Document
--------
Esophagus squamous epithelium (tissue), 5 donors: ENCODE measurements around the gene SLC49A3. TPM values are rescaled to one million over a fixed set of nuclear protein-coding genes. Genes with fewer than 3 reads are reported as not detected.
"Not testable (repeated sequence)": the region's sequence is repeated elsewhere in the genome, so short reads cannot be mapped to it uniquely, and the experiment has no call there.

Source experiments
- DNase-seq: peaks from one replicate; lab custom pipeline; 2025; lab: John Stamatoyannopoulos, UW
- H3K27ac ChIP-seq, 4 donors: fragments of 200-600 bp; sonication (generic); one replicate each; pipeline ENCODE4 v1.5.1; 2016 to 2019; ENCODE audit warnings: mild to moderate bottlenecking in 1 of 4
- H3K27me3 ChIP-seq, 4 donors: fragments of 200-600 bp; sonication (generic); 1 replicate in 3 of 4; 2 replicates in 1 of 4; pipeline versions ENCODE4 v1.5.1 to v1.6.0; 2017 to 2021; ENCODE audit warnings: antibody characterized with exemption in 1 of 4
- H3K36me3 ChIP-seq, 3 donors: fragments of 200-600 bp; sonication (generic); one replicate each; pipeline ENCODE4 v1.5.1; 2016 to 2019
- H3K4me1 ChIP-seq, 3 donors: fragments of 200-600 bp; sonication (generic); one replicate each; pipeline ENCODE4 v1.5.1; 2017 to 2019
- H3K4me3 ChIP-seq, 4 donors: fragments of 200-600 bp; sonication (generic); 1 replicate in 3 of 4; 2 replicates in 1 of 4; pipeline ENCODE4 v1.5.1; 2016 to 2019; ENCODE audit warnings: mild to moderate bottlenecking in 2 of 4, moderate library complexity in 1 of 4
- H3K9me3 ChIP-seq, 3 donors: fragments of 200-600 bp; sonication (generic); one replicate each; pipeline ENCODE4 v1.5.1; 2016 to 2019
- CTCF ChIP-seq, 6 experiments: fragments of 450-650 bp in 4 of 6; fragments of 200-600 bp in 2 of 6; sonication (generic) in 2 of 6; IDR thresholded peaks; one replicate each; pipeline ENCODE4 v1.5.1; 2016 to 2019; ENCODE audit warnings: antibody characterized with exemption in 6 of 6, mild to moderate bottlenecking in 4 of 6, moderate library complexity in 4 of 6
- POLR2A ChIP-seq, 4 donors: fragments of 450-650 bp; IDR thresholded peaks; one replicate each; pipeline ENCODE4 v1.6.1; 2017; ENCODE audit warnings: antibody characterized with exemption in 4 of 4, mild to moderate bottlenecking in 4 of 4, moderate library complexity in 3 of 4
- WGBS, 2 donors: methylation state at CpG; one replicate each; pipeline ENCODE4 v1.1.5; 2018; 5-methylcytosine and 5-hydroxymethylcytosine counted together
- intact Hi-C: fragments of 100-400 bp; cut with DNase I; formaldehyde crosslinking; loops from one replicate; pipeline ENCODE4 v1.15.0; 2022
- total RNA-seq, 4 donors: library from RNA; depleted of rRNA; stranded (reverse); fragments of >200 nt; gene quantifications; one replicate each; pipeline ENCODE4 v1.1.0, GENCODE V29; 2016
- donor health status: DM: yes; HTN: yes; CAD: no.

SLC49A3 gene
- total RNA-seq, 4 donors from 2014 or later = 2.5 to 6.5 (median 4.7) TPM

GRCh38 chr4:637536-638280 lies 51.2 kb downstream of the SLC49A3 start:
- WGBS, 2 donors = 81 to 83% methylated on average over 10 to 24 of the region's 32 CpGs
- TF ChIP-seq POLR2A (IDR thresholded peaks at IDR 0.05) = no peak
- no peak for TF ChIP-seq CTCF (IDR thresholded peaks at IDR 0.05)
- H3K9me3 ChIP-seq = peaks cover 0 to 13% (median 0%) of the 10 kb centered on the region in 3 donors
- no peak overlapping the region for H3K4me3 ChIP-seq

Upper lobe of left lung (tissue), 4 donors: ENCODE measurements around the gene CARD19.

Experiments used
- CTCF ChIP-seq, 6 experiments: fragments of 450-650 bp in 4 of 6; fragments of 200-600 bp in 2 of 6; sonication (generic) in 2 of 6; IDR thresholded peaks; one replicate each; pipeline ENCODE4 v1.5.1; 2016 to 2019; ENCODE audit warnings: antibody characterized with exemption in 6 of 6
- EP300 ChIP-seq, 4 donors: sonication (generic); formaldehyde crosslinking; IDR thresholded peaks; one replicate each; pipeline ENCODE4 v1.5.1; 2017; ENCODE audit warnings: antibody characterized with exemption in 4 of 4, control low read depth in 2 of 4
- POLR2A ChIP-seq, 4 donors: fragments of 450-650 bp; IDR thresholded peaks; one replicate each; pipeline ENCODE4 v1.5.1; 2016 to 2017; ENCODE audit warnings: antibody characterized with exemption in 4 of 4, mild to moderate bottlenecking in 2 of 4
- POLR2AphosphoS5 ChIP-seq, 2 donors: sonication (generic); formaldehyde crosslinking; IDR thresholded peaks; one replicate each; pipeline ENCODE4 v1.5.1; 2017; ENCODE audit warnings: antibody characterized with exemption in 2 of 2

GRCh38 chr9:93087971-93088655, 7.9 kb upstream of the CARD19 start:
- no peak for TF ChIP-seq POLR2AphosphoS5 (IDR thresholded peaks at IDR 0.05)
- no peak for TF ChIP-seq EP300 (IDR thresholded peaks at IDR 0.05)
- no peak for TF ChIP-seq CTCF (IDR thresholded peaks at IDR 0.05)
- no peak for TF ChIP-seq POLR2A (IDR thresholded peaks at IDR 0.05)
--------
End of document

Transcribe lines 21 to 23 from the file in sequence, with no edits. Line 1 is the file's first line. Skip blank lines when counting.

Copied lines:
- TF ChIP-seq POLR2A (IDR thresholded peaks at IDR 0.05) = no peak
- no peak for TF ChIP-seq CTCF (IDR thresholded peaks at IDR 0.05)
- H3K9me3 ChIP-seq = peaks cover 0 to 13% (median 0%) of the 10 kb centered on the region in 3 donors